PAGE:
Description:  This course is appropriate for any physical rehabilitation professional, regardless of their specialty area, who has an interest in better serving people who are gender diverse. There is specific content aimed at teaching pelvic health therapists how to expand their skills for working with people of all gender identities. There will be particular education regarding gender-affirming genital surgeries as well as discussion of other gender-affirming surgeries and medical interventions that people transitioning might choose.

Often times therapists think of genital surgeries and sexual function when contemplating work with transgender people. However, therapists have far more to offer transgender patients. For providing optimal care, knowledge of the intricacies of gender transition is essential. We provide that overview in this course. Topics covered include:

  • Societal influence on gender transition including interactions with health care providers
  • Recognizing difference between sex, sexuality, and gender
  • Understand the complexities of the legal system for the person transitioning gender
  • Tips and tools for a trauma-informed intake and examination
  • Health effects of hormones for gender transition as related to differential diagnosis in rehabilitation
  • Supporting healing after gender-affirming surgery
  • Operative procedures for face and chest
  • Operative procedures for masculinizing and feminizing genital surgery
  • Pre-operative evaluation, treatment, and education issues
  • Post-operative evaluation, treatment, education, and follow-up for genital surgeries
  • Outcome measures with rehab focus for people undergoing gender-affirming surgeries
  • Fertility and pregnancy in gender diverse people.
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The Beauty of Acupressure – An Interview with Rachna Mehta

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Rachna Mehta, PT, DPT, CIMT, OCS, PRPC is the author and instructor of the Acupressure for Optimal Pelvic Health course. Rachna brings a wealth of experience to her physical therapy practice and has a personal interest in various eastern holistic healing traditions.

One of the main reasons I got into Acupressure was because of my complex orthopedic patients. People who were struggling with chronic pelvic pain, and a lot of my patients were doing complementary and alternative medicine ( CAM ) modalities like Acupuncture and Yoga. That got me interested, because as they were going along with those programs in addition to therapy, the question they always asked was what could they do themselves.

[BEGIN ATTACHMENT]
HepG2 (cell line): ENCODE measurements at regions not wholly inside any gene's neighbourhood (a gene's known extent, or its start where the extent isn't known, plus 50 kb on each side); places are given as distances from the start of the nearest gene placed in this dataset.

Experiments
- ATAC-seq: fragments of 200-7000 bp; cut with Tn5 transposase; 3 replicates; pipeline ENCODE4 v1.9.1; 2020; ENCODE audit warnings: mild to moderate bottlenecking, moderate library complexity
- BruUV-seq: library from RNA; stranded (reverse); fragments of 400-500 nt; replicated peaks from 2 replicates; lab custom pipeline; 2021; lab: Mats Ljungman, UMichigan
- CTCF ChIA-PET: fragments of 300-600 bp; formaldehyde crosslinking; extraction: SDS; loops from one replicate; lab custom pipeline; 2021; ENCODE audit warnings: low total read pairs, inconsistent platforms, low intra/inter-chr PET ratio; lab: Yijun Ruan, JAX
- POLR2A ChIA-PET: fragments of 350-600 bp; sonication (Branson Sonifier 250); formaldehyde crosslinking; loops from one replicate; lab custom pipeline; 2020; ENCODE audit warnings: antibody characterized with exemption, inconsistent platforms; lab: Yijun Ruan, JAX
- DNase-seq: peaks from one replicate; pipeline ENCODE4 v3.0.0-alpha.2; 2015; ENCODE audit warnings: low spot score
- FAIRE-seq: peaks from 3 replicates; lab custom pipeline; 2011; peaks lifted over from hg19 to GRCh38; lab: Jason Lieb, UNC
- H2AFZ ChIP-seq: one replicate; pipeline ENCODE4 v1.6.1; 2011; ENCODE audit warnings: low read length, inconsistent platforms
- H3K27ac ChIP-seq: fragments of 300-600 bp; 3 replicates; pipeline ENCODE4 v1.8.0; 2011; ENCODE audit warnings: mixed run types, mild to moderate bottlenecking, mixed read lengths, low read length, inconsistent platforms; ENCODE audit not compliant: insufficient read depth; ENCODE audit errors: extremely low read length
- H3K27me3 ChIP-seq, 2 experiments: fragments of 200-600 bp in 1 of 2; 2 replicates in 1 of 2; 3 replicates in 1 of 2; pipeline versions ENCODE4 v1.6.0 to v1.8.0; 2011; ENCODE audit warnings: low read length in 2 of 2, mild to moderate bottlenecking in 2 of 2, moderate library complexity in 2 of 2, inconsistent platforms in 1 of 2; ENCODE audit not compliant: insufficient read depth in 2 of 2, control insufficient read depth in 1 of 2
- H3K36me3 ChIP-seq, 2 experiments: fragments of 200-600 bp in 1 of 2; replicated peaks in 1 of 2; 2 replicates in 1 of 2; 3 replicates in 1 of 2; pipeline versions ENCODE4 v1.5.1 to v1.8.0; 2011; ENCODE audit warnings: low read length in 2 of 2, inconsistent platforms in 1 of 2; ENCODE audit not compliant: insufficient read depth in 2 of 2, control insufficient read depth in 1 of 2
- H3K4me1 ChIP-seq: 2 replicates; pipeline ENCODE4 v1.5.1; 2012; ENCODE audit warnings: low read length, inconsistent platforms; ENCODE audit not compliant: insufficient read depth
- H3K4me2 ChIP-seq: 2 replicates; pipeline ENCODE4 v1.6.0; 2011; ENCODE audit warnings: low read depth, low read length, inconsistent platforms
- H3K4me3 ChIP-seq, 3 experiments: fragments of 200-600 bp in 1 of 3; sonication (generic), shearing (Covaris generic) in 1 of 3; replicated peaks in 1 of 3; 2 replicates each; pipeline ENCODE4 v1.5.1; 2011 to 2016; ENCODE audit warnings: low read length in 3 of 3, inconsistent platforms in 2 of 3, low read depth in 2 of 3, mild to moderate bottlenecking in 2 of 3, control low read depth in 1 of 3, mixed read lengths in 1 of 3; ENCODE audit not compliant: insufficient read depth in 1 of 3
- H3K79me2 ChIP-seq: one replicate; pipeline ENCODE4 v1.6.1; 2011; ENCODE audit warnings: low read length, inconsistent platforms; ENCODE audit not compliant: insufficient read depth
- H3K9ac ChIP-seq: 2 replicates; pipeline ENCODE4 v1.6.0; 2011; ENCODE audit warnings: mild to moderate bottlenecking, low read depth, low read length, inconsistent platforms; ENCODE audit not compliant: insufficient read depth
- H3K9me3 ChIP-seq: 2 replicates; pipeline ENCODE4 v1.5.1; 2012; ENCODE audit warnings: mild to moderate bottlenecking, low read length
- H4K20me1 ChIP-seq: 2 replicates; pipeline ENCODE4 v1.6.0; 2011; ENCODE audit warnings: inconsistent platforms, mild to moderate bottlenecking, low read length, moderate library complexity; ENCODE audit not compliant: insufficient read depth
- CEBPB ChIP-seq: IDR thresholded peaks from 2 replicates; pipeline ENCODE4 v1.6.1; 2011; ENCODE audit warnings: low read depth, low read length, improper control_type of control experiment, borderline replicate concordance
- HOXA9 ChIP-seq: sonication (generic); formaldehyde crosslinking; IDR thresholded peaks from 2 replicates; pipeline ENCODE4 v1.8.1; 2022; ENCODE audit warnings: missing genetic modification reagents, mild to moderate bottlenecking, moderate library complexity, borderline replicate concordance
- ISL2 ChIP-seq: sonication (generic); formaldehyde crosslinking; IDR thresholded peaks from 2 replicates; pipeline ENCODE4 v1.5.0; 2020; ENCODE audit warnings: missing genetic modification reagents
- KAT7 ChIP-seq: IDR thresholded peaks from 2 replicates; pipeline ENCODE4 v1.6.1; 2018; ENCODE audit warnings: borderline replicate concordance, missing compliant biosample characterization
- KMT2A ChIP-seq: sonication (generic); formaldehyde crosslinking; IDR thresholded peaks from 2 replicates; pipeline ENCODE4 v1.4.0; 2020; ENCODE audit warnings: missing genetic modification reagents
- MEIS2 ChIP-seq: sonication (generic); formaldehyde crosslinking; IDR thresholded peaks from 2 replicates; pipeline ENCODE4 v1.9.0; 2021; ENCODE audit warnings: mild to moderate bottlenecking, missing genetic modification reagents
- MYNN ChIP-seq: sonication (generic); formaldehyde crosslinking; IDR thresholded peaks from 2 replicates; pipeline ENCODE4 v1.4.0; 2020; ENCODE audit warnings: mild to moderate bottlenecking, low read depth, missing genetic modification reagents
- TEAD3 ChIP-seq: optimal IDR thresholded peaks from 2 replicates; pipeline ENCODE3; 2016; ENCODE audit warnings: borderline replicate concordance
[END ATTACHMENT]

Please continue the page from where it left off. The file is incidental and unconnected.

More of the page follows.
I started looking into Acupressure and found that there was such a big knowledge base, but the information was very scattered. If I found a study that talked about Acupressure points, I wouldn’t know where they were located, what they were good for, where I could use them, or how I could integrate them into my practice. I started to piece the information together and that was the conception of this course Acupressure for Optimal Pelvic Health.

Acupressure for Optimal Pelvic Health  is a two-day course with about an hour and a half of pre-recorded lectures that go over the history of Acupuncture (because Acupressure draws from that), Traditional Chinese Medicine (TCM) concepts, getting our basics down, and terminology. We talk about the meridian channels, Ying and Yang, and where the meridians and Acupoints are located on the body. Next we delve into the scientific and evidence-based perspectives by taking a look at all of the evidence for Acupuncture and Acupressure.

From there we go into how to read the chart and what are the abbreviations. We have 12 main meridians that we look at and out of those there are 4 that we focus more on for pelvic health. Those are the Bladder, the Kidney, the Stomach, and the Spleen meridians - those have the most points that we focus on. There are also other important points all over the body that help and stimulate the nervous system and tap into the peripheral nervous system, the Qi, and improve the physiological functioning of the organs.